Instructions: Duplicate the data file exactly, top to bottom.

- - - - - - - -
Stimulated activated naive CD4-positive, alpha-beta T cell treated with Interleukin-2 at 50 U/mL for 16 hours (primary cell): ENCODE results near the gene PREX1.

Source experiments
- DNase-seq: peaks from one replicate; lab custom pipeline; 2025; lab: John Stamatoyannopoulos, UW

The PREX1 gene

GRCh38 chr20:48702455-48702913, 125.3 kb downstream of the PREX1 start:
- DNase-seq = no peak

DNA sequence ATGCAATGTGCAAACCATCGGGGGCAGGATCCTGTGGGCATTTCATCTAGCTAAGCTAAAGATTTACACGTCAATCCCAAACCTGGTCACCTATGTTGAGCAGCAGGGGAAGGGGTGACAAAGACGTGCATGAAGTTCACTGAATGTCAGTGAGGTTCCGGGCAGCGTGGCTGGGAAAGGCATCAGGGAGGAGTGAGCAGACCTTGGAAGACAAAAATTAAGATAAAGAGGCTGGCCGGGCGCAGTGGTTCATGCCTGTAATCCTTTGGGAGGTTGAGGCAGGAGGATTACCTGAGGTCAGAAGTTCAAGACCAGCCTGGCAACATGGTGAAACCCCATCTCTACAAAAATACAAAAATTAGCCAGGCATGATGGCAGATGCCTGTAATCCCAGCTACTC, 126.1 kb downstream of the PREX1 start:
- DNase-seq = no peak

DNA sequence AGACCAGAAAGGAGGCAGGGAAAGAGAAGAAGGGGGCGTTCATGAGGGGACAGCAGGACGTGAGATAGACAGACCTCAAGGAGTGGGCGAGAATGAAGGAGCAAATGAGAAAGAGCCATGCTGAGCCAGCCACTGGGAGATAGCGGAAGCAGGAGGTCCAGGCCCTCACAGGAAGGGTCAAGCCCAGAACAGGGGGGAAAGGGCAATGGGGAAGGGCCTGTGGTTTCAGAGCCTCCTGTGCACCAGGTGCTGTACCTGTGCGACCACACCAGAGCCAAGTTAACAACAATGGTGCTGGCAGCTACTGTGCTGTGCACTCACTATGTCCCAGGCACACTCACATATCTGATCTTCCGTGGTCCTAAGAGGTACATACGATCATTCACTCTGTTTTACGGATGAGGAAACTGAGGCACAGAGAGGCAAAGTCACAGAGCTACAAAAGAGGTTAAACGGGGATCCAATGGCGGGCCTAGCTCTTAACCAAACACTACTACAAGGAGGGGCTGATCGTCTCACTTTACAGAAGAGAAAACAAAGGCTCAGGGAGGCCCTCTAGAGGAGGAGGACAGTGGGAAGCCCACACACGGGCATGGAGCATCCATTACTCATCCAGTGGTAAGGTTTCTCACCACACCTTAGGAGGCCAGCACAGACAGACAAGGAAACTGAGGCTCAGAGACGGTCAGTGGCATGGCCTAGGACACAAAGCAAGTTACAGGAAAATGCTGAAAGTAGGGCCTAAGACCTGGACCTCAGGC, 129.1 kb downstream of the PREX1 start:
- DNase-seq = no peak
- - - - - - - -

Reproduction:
Stimulated activated naive CD4-positive, alpha-beta T cell treated with Interleukin-2 at 50 U/mL for 16 hours (primary cell): ENCODE results near the gene PREX1.

Source experiments
- DNase-seq: peaks from one replicate; lab custom pipeline; 2025; lab: John Stamatoyannopoulos, UW

The PREX1 gene

GRCh38 chr20:48702455-48702913, 125.3 kb downstream of the PREX1 start:
- DNase-seq = no peak

DNA sequence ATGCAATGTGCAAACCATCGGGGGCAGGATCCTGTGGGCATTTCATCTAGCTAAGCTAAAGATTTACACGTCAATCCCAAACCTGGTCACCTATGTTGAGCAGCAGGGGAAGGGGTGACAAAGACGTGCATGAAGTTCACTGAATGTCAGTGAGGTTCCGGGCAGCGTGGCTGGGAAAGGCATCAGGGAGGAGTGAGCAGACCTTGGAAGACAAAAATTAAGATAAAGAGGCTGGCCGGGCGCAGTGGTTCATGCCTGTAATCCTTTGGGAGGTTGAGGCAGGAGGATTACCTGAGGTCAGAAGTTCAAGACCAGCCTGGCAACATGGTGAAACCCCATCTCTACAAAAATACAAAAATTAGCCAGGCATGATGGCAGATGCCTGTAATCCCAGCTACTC, 126.1 kb downstream of the PREX1 start:
- DNase-seq = no peak

DNA sequence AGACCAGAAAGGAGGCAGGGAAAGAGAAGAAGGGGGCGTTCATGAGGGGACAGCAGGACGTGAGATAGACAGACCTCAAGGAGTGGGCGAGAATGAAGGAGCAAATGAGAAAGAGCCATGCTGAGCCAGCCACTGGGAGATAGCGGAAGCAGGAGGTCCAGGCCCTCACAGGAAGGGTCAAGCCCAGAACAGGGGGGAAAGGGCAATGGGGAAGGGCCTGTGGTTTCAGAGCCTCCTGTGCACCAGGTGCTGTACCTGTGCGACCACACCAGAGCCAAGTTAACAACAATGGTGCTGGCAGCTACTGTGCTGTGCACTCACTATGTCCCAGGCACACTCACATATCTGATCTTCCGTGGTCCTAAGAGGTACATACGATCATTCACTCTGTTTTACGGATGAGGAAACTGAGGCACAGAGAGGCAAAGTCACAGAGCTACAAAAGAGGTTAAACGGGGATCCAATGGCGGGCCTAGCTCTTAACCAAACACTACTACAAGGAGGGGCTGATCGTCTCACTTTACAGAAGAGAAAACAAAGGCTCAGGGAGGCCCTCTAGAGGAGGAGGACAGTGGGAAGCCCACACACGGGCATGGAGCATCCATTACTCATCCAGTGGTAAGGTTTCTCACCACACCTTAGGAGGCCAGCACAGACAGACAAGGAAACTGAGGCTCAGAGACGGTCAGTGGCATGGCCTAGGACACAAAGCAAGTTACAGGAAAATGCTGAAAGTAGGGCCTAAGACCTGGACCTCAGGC, 129.1 kb downstream of the PREX1 start:
- DNase-seq = no peak